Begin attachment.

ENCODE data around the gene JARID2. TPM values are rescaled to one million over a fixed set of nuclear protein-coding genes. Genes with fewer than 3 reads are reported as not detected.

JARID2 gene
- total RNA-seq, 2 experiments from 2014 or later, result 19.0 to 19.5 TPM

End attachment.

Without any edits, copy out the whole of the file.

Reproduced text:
ENCODE data around the gene JARID2. TPM values are rescaled to one million over a fixed set of nuclear protein-coding genes. Genes with fewer than 3 reads are reported as not detected.

JARID2 gene
- total RNA-seq, 2 experiments from 2014 or later, result 19.0 to 19.5 TPM